Tribute to David Wheaton

A personal tribute to David Wheaton, former Prinicpal of Oak Hill, from Mike Butterworth

A personal reflection on the life and ministry of David Wheaton, former Prinicpal of Oak Hill, from Mike Butterworth, who was a colleague of David’s at Oak Hill from 1980, and a friend to the end.

One of my first memories of David is of his responding to a request to move furniture after a meal in the dining room, and that was typical of our loved and respected Principal. Other scenes include: his leading small groups of people from college to do a church weekend mission; a how’s-it-going walk soon after I’d started at the college; his leading daily morning prayers with domestic staff; his response to a personal criticism (to my mind unjustified, subjective and rude) from a colleague: ‘Thank you… for those observations.’

The qualities that characterized David and that are mentioned frequently in email and FaceBook notes include humility, integrity, graciousness, encouragement and kindness – in other words, those things which are at the heart of true Christian love.

It was remarkable how David managed to keep up to date with his friends and acquaintances. He always seemed to be well informed about who was who and what they were doing, and often asked about family members too. We know that he prayed regularly for many, many people.

Despite being of a gentle nature, David was able to address pastoral issues honestly and openly. He had the all too rare gift of being able to correct without wounding. We knew that nothing was ever done out of malice or with a hidden agenda.

Many people have noted what a great encourager David was: friends, students, people he’d met – often quite briefly – in all sorts of situations. In my own case, I particularly valued his support when, starting as a staff member in an environment completely different from educational and pastoral work in India, he offered a steer on what adjustments were needed. Also in his encouragement to launch what became Oak Hill Extension College. He continued this support and eventually became a distance learning tutor for the course, as it passed through different phases of name and ownership to the current GOLD Project.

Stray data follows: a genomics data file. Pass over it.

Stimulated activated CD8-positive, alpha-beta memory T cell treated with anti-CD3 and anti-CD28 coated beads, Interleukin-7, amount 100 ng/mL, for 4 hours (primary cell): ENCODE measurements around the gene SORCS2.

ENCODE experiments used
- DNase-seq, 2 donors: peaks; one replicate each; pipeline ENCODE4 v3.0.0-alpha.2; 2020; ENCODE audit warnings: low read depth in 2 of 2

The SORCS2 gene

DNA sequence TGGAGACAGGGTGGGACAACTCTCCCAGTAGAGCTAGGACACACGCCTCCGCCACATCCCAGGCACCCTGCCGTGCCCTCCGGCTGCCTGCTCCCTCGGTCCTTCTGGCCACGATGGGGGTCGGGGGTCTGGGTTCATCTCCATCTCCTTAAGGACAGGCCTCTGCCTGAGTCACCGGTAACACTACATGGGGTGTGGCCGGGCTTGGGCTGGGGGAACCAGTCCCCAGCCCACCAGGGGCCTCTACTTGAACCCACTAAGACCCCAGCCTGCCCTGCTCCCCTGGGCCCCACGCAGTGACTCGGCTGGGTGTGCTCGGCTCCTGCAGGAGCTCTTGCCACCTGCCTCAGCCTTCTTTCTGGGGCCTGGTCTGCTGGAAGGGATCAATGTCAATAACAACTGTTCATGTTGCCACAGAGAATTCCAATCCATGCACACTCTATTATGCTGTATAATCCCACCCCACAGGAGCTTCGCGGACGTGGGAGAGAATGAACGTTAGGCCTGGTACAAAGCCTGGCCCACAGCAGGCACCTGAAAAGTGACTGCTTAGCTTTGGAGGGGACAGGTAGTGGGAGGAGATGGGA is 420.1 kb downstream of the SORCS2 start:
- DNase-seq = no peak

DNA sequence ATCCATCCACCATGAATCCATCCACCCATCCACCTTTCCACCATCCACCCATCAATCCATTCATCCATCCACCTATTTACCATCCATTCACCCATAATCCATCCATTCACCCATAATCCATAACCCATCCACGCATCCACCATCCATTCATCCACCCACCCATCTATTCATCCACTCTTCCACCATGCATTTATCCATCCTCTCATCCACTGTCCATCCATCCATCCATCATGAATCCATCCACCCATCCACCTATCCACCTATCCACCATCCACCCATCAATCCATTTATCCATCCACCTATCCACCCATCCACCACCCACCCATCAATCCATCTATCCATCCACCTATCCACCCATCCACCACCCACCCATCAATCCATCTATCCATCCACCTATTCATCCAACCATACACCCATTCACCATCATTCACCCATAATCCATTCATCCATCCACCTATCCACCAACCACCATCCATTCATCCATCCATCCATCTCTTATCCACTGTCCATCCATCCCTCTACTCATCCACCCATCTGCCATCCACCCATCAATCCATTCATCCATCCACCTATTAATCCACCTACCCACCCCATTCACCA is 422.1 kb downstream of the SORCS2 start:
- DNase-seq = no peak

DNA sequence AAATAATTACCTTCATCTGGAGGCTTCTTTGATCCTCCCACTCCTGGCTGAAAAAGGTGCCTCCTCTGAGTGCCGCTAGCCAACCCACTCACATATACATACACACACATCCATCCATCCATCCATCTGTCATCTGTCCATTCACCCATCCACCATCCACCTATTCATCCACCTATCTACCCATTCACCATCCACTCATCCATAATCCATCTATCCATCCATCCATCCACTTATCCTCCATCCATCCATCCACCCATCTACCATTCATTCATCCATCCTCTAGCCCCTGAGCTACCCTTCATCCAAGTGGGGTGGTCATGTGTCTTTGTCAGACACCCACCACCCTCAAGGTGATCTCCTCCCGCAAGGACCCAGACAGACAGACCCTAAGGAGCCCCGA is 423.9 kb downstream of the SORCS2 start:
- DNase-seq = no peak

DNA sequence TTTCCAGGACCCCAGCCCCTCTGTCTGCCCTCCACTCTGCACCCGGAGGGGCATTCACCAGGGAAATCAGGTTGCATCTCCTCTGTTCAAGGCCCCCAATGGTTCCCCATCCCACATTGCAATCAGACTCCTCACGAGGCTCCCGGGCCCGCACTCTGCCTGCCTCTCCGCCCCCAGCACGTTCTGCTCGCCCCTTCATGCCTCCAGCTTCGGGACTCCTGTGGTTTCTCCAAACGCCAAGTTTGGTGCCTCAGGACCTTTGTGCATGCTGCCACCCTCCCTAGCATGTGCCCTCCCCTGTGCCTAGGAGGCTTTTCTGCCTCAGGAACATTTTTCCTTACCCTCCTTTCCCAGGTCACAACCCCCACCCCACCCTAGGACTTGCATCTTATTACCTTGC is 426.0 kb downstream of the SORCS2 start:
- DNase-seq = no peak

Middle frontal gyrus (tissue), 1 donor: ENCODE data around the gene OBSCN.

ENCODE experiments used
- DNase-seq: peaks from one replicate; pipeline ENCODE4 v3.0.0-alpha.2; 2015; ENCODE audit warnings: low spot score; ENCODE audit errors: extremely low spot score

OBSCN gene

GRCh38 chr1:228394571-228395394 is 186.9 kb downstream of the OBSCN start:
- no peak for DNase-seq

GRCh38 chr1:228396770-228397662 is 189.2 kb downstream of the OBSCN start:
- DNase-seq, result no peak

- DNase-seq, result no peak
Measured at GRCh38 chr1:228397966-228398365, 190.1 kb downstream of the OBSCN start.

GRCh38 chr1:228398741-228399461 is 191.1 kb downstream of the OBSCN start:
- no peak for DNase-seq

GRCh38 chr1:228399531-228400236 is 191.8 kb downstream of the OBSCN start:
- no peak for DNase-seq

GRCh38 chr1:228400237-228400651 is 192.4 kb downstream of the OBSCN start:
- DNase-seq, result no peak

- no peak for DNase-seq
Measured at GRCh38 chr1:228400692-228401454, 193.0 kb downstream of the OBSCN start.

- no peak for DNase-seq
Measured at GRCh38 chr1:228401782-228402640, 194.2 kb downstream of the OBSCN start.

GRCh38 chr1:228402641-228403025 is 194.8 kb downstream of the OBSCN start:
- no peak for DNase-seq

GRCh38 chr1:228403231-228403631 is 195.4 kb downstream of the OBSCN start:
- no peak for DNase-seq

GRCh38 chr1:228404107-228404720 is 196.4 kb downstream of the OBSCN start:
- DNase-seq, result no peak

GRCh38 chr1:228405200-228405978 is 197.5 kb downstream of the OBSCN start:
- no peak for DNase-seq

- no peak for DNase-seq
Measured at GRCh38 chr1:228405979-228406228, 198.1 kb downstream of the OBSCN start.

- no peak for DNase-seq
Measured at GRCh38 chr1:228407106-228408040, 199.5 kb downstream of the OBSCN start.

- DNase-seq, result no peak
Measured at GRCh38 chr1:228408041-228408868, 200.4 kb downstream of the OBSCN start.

Quite a lot of students over the years have found David’s way of speaking tempting to imitate and impersonations were always to be expected in Christmas concerts and the like. Certain phrases, e.g. ‘When I was in Lud-ger-shall’, and, ‘He showed me a clean pair of heels’, would be uttered regularly, and more than a couple of ex-students have admitted to teasing David – but with affection. I am sure there was never any edge to the mimicry.

One partcularly impressive student show was entitled Harry 5-O (based on David’s middle name and the TV programme Hawaii Five-O – for the benefit of younger readers) which featured David joining in Musical Youth’s ‘Biddly-biddly-biddly-biddly-bong’. I still have the cassette of the show.

My first conversation with David was a phone call from him to Bangalore in 1979 where we were working, asking if I could come to the college for a few days for interviews. My last conversations were also by phone: David struggled with health, but the qualities he had always shown shone through: his absolute concern to be faithful to Christ, and his keen interest in the welfare and progress of others.

David was universally loved by those who knew him and respected by those who dealt with him in a professional capacity, including those with very different theological viewpoints. A gracious man of love and faith and a wonderfully constant friend over many years. Our thoughts and prayers are with the family at this sad time, but we are assured that, reunited with his beloved Joy, he has his place with Christ, his Lord, for all eternity.

If you would like to read more about David Wheaton, please read Gerald Bray’s tribute on the Church Society website.

A thanksgiving service for David will take place on Saturday 9 June at 2pm, in the Oak Hill College Chapel. Due to restricted numbers, if you would like to attend, please email Mary Morrison (née Wheaton).